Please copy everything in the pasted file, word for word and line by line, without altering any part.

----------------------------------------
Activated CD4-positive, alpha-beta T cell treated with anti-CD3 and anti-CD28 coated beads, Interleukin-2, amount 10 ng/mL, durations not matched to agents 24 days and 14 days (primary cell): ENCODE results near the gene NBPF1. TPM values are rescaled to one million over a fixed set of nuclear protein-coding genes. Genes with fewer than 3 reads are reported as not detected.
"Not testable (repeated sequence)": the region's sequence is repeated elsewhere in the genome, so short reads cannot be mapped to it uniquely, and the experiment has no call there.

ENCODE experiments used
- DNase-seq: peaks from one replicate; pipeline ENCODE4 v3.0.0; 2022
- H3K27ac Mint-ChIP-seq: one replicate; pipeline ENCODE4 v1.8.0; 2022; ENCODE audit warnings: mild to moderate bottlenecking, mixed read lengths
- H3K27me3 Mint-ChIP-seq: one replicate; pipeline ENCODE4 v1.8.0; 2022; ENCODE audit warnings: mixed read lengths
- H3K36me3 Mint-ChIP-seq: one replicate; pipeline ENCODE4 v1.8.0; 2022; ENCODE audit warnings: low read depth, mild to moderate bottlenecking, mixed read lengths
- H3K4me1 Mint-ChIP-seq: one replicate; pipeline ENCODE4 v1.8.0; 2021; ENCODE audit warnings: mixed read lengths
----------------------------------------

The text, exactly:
Activated CD4-positive, alpha-beta T cell treated with anti-CD3 and anti-CD28 coated beads, Interleukin-2, amount 10 ng/mL, durations not matched to agents 24 days and 14 days (primary cell): ENCODE results near the gene NBPF1. TPM values are rescaled to one million over a fixed set of nuclear protein-coding genes. Genes with fewer than 3 reads are reported as not detected.
"Not testable (repeated sequence)": the region's sequence is repeated elsewhere in the genome, so short reads cannot be mapped to it uniquely, and the experiment has no call there.

ENCODE experiments used
- DNase-seq: peaks from one replicate; pipeline ENCODE4 v3.0.0; 2022
- H3K27ac Mint-ChIP-seq: one replicate; pipeline ENCODE4 v1.8.0; 2022; ENCODE audit warnings: mild to moderate bottlenecking, mixed read lengths
- H3K27me3 Mint-ChIP-seq: one replicate; pipeline ENCODE4 v1.8.0; 2022; ENCODE audit warnings: mixed read lengths
- H3K36me3 Mint-ChIP-seq: one replicate; pipeline ENCODE4 v1.8.0; 2022; ENCODE audit warnings: low read depth, mild to moderate bottlenecking, mixed read lengths
- H3K4me1 Mint-ChIP-seq: one replicate; pipeline ENCODE4 v1.8.0; 2021; ENCODE audit warnings: mixed read lengths